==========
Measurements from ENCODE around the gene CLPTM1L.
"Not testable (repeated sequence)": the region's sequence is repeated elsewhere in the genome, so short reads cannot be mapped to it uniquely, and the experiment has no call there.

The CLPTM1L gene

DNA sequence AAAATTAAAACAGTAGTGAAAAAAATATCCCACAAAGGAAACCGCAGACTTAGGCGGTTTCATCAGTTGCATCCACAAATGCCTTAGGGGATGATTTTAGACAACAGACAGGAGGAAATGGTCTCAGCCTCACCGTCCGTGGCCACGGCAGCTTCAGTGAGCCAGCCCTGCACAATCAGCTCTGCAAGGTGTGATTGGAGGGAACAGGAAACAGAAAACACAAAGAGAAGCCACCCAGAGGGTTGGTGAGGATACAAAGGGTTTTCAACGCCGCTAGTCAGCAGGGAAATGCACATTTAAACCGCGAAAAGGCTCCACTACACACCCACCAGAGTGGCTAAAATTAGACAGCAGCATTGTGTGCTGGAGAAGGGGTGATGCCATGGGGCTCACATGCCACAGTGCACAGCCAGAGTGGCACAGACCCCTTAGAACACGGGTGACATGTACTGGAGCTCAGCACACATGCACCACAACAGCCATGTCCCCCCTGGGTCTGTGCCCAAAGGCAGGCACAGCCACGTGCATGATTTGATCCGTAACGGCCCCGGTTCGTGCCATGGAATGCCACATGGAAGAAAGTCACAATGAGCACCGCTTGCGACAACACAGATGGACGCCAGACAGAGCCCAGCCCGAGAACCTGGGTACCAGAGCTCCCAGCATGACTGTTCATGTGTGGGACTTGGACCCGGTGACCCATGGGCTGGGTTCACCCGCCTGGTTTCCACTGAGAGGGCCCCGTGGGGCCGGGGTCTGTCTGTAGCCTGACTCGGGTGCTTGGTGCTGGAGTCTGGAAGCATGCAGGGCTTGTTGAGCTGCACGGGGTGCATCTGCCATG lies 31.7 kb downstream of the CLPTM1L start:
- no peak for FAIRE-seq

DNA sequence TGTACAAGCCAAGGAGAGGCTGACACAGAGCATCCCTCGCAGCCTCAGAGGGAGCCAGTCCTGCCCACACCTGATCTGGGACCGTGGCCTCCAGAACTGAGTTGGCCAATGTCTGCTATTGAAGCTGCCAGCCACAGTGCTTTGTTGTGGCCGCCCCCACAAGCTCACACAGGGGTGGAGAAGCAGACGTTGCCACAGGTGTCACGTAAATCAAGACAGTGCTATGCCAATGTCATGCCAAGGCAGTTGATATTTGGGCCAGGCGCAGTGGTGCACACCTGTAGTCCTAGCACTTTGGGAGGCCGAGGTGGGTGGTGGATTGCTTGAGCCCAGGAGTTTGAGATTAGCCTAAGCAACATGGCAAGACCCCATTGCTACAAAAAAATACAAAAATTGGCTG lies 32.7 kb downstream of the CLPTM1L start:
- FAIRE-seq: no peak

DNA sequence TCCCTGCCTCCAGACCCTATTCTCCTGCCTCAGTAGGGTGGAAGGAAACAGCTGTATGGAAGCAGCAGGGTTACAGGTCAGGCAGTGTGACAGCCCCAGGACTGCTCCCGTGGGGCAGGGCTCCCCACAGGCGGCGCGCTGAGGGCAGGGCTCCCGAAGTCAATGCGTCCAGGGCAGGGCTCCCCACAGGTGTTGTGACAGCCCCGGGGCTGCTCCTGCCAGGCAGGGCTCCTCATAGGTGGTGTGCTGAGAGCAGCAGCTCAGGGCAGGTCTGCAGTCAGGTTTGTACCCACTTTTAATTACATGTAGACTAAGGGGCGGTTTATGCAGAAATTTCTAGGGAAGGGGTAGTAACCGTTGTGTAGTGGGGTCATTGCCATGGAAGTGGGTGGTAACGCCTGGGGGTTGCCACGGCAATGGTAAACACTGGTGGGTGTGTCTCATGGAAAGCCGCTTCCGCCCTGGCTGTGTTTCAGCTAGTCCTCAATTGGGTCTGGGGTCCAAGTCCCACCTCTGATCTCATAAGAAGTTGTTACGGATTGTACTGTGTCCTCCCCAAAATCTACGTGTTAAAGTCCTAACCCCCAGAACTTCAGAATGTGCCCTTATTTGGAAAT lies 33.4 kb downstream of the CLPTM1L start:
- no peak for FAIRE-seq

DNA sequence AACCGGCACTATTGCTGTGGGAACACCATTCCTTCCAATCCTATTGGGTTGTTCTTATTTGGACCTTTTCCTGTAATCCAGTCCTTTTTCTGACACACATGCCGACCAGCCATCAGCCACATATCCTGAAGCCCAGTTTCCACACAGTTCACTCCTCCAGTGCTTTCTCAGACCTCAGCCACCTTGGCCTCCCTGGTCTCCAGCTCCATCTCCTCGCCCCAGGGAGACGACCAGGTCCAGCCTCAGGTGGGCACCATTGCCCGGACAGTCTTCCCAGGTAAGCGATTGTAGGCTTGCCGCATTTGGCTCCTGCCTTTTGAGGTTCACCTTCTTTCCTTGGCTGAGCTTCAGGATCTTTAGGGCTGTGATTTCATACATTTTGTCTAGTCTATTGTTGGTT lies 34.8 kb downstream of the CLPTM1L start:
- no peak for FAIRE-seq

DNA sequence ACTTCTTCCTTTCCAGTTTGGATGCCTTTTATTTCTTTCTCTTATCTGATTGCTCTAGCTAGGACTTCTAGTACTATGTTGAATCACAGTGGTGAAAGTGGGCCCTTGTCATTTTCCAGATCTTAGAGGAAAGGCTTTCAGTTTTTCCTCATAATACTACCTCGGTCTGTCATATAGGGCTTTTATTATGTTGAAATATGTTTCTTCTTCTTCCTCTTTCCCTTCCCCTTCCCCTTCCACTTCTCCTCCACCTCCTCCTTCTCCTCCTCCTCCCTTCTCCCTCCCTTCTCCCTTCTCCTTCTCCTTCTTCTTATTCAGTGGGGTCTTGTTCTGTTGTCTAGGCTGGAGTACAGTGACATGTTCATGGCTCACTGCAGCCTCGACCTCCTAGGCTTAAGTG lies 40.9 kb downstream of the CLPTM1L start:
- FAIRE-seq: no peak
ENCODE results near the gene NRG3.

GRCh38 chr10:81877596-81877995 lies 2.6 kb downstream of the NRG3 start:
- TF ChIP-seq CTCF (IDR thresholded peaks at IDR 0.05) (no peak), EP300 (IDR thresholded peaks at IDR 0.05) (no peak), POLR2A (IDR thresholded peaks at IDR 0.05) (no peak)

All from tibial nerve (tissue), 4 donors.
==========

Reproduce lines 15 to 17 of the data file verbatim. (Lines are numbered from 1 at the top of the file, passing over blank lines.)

GRCh38 chr10:81877596-81877995 lies 2.6 kb downstream of the NRG3 start:
- TF ChIP-seq CTCF (IDR thresholded peaks at IDR 0.05) (no peak), EP300 (IDR thresholded peaks at IDR 0.05) (no peak), POLR2A (IDR thresholded peaks at IDR 0.05) (no peak)

All from tibial nerve (tissue), 4 donors.